Oddly enough, rue by Melissa Bull was published on the same day as We Can't Ever Do This Again, proving April 15 is a good day for poetry! Here's just a snippet of my review of rue, which appeared in the Humber Literary Review: "In rue, Bull writes of experiences that mimic our own — friends gathering on balconies, strangers exchanging grins, and ambiguous conversations — but, of course, most of us lack her finely tuned precision of language. Bull’s ability to capture the most ordinary things and experiences make it no surprise that rue was shortlisted for the Robert Kroetsch Award. Bull is a welcomed addition to Canada’s poetry landscape." There's a line that killed me in rue, but it's not a line I'll reveal. As in the case of good poetry, it's a line that hit a little too close to home for comfort.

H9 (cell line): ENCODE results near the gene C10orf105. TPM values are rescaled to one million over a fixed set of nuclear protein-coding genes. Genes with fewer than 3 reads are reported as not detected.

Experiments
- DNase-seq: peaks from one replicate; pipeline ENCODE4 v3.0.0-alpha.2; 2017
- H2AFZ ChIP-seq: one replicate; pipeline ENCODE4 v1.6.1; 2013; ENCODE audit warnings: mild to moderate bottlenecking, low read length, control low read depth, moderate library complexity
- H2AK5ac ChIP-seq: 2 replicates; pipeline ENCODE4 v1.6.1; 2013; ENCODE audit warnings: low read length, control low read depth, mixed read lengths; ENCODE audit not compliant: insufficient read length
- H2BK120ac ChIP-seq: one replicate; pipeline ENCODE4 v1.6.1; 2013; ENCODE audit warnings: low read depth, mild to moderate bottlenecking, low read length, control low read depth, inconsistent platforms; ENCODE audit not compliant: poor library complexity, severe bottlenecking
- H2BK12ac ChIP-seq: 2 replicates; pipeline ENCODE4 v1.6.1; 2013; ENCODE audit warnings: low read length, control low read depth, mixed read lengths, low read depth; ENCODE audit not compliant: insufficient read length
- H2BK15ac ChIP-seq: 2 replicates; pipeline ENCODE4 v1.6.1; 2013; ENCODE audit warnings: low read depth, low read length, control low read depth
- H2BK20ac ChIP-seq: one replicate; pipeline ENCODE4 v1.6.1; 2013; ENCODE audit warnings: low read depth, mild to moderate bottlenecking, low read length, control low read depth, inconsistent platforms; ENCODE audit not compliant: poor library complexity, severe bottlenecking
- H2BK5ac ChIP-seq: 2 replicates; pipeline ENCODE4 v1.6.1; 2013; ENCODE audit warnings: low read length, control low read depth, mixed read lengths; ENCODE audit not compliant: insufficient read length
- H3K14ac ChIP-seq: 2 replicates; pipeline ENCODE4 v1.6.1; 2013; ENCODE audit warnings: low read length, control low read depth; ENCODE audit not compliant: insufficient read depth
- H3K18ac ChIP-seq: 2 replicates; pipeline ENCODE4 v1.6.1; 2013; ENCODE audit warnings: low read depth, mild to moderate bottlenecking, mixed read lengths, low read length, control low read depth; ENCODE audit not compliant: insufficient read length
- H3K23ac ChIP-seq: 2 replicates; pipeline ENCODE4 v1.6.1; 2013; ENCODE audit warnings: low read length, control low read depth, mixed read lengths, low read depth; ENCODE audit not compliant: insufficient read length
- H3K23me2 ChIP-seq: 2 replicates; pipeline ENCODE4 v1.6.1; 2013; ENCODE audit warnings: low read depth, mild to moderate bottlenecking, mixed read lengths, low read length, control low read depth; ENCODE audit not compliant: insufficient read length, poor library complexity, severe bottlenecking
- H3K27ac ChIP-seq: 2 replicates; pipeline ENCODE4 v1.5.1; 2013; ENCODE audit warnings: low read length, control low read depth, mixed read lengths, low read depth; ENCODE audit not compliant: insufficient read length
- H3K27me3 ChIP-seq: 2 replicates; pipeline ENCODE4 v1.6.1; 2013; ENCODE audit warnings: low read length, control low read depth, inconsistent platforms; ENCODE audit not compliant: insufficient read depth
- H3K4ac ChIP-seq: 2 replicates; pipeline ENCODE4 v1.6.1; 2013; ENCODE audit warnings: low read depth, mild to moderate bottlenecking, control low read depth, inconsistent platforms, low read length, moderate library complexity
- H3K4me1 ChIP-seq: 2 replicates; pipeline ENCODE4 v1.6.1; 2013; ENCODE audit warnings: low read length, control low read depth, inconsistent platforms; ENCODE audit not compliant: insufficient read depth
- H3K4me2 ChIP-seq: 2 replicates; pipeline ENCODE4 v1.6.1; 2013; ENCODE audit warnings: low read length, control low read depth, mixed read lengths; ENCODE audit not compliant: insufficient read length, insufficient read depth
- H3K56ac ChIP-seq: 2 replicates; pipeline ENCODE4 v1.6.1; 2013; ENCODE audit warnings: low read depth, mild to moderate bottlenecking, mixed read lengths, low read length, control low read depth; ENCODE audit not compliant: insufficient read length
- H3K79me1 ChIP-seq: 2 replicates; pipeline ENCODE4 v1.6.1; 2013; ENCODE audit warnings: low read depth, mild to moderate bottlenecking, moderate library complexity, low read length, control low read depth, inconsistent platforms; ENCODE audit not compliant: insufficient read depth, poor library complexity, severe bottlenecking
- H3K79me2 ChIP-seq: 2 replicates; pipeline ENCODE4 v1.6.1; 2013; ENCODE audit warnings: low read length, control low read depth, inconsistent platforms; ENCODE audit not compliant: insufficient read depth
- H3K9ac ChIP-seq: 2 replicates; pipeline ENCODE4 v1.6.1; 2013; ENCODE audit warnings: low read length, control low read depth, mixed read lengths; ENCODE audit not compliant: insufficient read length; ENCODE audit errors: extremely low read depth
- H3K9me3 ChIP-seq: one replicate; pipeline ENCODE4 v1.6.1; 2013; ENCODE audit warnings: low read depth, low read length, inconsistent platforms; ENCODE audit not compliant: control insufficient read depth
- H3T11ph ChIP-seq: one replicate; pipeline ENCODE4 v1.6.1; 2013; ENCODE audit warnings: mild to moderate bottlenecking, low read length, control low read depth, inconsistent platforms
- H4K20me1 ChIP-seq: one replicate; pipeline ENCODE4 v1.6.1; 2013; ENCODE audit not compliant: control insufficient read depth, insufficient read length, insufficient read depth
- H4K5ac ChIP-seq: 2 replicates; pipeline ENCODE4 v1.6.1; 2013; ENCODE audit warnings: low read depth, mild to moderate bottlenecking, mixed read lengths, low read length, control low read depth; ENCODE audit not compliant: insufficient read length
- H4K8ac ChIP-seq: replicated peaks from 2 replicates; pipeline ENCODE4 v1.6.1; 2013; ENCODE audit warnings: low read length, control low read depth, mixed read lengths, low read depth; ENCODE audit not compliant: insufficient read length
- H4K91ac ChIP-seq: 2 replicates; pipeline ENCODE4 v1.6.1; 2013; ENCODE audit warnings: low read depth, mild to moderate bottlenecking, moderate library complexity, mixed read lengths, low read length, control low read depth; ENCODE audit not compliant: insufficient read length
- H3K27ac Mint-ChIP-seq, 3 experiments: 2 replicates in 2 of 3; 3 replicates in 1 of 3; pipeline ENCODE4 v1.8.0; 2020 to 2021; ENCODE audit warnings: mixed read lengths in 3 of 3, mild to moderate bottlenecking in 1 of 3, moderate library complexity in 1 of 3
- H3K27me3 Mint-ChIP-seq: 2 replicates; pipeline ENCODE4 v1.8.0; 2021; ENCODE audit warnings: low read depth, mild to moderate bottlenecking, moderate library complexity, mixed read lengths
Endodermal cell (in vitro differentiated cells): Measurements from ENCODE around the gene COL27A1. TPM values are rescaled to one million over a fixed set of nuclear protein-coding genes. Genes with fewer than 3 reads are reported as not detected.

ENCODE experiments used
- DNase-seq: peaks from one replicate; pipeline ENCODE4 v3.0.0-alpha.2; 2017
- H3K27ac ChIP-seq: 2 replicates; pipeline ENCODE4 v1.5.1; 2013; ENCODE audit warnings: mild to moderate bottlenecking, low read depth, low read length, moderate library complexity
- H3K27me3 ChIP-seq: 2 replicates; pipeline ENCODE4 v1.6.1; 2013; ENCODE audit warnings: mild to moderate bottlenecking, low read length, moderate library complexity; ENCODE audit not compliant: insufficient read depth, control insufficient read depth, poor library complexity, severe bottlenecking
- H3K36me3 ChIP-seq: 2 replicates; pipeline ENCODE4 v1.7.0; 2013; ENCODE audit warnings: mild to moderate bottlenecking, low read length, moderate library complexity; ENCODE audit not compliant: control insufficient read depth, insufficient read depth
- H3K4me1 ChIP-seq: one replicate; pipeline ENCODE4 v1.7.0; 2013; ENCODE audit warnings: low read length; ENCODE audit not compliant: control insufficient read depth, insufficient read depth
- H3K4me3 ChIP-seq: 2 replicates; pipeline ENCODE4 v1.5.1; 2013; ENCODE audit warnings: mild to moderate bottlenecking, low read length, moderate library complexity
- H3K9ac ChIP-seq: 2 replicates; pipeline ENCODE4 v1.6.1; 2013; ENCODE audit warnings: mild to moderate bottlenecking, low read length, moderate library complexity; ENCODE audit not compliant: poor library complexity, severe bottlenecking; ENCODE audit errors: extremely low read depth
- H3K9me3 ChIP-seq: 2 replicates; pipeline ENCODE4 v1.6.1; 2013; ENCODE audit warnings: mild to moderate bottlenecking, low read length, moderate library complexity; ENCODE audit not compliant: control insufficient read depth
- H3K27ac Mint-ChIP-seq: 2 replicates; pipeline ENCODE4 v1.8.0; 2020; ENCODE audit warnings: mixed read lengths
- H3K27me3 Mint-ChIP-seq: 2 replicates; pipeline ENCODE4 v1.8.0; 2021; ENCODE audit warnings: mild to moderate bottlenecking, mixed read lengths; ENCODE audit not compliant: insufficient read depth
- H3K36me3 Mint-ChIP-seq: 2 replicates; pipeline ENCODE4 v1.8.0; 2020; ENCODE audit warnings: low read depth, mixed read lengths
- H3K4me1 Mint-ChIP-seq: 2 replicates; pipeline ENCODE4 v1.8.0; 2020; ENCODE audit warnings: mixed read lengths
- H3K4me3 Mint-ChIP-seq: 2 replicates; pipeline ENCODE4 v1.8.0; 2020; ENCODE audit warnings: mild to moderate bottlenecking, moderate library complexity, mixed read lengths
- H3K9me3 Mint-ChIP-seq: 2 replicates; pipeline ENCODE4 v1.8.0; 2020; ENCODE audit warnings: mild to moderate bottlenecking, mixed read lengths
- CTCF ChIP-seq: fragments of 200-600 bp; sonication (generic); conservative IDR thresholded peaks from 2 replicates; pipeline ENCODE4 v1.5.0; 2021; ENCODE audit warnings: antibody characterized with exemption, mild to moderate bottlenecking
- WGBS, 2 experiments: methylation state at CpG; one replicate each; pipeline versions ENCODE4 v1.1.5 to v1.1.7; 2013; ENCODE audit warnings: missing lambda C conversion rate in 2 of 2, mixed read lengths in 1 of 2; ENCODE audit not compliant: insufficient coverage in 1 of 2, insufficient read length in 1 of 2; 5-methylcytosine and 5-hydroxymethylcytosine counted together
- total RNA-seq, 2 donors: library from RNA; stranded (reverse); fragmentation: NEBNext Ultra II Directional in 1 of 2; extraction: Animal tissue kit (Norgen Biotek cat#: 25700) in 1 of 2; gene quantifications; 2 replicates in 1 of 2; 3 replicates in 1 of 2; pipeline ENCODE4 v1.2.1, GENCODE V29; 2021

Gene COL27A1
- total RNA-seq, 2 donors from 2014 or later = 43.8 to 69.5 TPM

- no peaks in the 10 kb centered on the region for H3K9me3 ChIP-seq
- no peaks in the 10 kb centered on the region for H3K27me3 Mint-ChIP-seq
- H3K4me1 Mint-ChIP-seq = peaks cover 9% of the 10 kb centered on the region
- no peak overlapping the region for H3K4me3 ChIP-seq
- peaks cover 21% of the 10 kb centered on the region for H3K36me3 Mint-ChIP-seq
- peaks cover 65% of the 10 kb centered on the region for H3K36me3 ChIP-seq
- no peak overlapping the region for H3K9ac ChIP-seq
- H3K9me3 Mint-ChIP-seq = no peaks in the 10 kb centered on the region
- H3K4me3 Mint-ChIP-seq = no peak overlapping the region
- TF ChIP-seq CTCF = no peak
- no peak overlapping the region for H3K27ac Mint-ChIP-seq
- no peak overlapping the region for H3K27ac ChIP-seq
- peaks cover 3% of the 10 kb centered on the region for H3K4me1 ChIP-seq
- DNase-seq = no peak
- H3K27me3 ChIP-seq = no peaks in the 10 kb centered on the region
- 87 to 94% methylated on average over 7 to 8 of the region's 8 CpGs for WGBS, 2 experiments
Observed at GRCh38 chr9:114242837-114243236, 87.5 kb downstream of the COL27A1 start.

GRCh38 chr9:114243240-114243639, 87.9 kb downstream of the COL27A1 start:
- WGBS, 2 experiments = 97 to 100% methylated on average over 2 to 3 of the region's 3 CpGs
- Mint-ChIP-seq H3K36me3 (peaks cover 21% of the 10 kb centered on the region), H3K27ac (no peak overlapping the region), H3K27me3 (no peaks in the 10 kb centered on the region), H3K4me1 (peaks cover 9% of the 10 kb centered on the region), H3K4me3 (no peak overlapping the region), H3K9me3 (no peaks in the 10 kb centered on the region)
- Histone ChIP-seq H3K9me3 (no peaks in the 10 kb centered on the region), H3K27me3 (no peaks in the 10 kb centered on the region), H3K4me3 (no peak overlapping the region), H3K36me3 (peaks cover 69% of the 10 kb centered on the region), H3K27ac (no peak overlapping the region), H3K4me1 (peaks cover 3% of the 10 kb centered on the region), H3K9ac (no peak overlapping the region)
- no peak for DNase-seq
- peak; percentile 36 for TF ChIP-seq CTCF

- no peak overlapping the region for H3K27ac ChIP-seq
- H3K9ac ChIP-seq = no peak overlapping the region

Honourable Mentions:

I've already mentioned Us, Conductors and Medicine Walk, but there are a few other books I read in 2015 that were released in previous years. Leak by Kate Hargreaves (Book Thug) and One Hour In Paris: A True Story of Rape and Recovery by Karyn Freedman (Freehand Books) are both equally deserving of a mention.